Washington, D.C – Starving the Internal Revenue Service is counterproductive to deficit reduction and to the public because it hinders compliance with tax laws, makes it harder for taxpayers to reach anyone at the IRS and lowers the amount of revenue available to the federal government, the president of the National Treasury Employees Union (NTEU) told Congress Wednesday.
“NTEU knows any further reductions in funding and staffing will further exacerbate the adverse impact previous cuts have had on IRS’ ability to provide taxpayers with the service they need and enforcement of our nation’s tax laws,” NTEU National President Tony Reardon said in testimony submitted to the Senate Appropriations Subcommittee on Financial Services and General Government.
The subcommittee held a hearing on the fiscal year 2018 Treasury Department budget on Wednesday morning. NTEU is opposed to the administration’s FY 2018 budget because it calls for reducing IRS funding by an additional $260 million below the FY 2017 enacted level and reducing overall staffing by more than 4,200.
Reardon reminded the panel of the harm already done because the IRS has lost nearly 18,000 employees and $1 billion in operating funds since 2010.
There are fewer IRS professionals available to answer phone calls from taxpayers with questions; meet them in person; assist the poor or elderly with filling out their tax returns; combat fraud; and catch scofflaws.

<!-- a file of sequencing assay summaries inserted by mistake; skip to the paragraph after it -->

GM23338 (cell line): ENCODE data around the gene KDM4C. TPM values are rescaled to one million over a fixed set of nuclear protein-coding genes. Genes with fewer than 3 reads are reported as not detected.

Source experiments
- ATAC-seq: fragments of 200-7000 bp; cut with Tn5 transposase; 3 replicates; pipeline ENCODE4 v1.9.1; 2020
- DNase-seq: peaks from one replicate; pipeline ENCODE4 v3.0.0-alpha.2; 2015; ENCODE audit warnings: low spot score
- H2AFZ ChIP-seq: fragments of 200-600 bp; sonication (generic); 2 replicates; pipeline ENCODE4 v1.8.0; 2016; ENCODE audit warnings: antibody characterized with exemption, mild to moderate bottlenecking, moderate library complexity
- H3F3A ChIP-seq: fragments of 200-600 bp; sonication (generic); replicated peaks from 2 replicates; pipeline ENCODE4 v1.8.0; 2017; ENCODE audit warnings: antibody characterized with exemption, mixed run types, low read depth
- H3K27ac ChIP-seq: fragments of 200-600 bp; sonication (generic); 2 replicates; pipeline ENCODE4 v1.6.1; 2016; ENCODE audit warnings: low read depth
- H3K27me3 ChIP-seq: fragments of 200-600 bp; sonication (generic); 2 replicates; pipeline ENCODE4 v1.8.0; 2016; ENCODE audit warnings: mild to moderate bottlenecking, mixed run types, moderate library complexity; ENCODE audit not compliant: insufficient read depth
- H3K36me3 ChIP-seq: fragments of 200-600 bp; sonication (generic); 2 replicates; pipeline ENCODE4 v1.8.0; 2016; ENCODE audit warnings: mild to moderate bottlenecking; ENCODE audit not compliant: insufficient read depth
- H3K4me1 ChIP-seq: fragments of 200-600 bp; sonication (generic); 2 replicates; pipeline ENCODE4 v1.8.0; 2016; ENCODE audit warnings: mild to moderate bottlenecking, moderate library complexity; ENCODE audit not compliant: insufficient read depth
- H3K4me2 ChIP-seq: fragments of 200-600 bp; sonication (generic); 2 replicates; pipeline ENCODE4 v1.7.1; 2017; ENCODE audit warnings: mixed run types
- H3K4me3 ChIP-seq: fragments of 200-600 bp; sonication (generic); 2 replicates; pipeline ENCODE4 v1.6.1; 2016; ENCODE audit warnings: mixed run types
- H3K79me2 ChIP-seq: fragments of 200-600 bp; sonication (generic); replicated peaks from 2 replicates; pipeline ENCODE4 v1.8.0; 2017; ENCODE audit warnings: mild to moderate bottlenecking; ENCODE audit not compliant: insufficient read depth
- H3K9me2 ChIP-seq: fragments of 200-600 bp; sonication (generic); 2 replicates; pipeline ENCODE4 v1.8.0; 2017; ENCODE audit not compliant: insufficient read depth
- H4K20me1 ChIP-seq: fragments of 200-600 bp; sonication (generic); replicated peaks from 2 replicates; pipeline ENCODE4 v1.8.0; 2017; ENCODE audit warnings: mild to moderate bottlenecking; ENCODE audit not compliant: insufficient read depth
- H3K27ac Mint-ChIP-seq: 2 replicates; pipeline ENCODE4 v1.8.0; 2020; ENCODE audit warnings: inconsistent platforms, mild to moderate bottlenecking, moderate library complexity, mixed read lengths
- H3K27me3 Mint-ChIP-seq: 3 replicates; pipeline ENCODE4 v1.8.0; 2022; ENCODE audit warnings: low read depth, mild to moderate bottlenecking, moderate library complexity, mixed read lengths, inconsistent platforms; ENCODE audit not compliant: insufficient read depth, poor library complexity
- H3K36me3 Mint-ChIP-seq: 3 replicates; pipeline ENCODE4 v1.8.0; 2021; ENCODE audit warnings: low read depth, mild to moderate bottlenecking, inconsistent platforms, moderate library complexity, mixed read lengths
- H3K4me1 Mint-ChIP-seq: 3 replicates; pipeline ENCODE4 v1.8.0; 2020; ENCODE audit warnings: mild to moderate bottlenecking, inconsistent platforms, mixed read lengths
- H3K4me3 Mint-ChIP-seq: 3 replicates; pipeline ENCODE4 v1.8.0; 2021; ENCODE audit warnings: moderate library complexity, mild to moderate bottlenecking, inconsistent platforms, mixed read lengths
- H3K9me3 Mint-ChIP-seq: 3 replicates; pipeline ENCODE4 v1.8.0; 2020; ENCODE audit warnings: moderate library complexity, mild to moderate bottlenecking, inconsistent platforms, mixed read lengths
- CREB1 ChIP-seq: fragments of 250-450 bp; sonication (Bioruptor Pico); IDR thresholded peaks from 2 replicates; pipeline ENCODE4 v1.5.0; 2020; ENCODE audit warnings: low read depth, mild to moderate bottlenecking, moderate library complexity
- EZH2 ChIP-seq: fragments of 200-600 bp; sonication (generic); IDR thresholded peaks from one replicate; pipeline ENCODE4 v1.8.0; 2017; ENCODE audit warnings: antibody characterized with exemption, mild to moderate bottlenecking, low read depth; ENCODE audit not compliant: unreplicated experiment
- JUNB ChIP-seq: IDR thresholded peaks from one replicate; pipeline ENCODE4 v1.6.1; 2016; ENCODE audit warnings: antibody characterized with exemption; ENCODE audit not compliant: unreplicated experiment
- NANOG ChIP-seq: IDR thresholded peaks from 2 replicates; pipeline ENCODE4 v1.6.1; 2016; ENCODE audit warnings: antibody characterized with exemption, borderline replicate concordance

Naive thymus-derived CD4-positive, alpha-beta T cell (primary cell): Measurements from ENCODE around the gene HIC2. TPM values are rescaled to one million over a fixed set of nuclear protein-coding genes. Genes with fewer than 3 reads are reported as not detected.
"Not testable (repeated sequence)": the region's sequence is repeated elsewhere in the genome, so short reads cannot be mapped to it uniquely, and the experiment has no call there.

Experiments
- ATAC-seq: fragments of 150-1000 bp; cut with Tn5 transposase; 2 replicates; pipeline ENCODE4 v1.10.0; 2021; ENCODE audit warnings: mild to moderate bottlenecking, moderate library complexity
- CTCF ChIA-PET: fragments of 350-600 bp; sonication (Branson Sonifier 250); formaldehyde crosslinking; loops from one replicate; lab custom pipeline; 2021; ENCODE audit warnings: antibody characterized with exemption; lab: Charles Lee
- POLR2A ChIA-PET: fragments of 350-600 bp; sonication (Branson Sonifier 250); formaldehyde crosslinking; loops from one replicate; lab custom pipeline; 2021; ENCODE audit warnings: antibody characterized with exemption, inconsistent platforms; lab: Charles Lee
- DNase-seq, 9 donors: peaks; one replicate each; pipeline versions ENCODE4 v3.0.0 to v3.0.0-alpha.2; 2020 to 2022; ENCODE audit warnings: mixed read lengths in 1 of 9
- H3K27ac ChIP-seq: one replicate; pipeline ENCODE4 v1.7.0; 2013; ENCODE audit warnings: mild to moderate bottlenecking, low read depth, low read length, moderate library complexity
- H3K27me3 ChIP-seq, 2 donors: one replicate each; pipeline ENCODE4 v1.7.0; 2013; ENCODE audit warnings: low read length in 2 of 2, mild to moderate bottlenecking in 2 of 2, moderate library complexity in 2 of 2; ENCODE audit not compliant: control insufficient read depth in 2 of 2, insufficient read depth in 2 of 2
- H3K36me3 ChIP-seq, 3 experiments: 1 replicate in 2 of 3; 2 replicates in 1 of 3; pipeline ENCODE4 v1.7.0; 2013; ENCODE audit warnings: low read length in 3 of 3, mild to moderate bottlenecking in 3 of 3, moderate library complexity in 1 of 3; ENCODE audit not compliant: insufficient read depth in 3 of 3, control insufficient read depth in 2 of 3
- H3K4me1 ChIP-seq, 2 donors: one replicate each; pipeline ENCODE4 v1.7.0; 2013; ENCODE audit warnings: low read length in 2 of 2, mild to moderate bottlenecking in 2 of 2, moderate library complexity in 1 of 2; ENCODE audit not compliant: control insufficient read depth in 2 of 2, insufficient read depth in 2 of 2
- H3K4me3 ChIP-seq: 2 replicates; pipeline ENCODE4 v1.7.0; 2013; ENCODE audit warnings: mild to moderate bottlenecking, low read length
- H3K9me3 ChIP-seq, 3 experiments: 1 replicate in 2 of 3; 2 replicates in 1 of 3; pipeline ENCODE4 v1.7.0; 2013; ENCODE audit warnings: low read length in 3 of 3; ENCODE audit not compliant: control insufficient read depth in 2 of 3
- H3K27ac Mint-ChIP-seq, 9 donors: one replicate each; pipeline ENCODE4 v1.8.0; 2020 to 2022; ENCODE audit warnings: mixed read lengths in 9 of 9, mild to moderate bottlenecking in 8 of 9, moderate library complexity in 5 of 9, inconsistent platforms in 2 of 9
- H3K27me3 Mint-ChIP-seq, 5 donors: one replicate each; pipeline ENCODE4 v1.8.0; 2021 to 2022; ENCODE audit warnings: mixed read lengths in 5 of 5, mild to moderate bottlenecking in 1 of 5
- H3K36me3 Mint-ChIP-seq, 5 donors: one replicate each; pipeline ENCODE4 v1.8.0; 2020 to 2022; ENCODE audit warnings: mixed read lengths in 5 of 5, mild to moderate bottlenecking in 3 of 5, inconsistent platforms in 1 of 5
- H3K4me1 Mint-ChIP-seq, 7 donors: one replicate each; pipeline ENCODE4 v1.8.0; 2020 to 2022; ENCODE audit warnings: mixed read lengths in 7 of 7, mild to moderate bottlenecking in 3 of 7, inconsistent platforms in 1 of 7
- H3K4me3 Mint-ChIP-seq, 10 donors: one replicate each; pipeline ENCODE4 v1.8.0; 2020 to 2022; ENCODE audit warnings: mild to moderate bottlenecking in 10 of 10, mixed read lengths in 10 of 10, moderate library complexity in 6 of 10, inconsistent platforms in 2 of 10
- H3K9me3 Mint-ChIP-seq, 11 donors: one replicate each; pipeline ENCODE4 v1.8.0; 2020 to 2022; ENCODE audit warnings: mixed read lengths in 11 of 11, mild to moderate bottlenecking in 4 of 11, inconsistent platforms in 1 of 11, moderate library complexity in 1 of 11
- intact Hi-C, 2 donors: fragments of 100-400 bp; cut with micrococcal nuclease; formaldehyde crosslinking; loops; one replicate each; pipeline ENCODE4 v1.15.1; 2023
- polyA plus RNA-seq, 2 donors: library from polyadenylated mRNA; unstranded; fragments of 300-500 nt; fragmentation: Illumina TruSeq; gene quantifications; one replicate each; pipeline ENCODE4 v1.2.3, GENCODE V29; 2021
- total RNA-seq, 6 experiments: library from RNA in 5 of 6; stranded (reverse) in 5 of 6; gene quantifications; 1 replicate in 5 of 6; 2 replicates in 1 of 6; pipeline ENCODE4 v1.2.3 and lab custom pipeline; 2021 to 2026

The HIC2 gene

In 2016 and 2017, Congress provided the IRS with an additional $290 million for customer service and to combat identity fraud, which drastically reduced taxpayer wait times and helped the IRS raise the level of service from 38 percent in 2015 to 72 percent and 79 percent respectively in 2016 and 2017. The administration’s budget calls for reducing seasonal staffing costs by $239 million for the upcoming tax filing year.
According to the IRS, every dollar invested in IRS enforcement programs generates roughly $6 in increased revenues. In FY 2016, IRS enforcement activities brought in $54.3 billion, down almost $5 billion from the $59.2 billion of FY 2007.
“Without sufficient staffing to effectively enforce the law to ensure compliance with tax responsibilities and combat fraud, our voluntary tax compliance system is at risk,” Reardon wrote. “And as the IRS Commissioner has repeatedly noted, a simple one-percent decline in the compliance rate translates into $30 billion in lost revenue for the government.”
Reardon also testified about the tax gap of $450 billion in taxes that are owed but unpaid.
“At a time when Congress is debating painful choices of program cuts and tax increases to address the federal budget deficit, NTEU believes it makes sense to invest in one of the most effective deficit reduction tools: collecting revenue that is owed, but hasn’t yet been paid,” Reardon wrote.
Finally, Reardon reiterated NTEU’s strong opposition to the renewed Congressional mandate that the IRS use for-profit private contractors to collect overdue federal tax debt, an idea that failed twice before in 1996 and 2006. It wastes money and increases opportunities for identity theft. It also replaces IRS professionals trained in tax compliance with contractors who work on commission, some of whom are known for treating taxpayers harshly and offering unsound financial advice.
“Subjecting taxpayers that are struggling to make ends meet and can’t afford legal representation to private contractors whose sole motivation is to maximize their own profits at the taxpayers’ expense is simply unfair,” Reardon wrote.
NTEU represents 150,000 employees at 31 federal agencies and departments.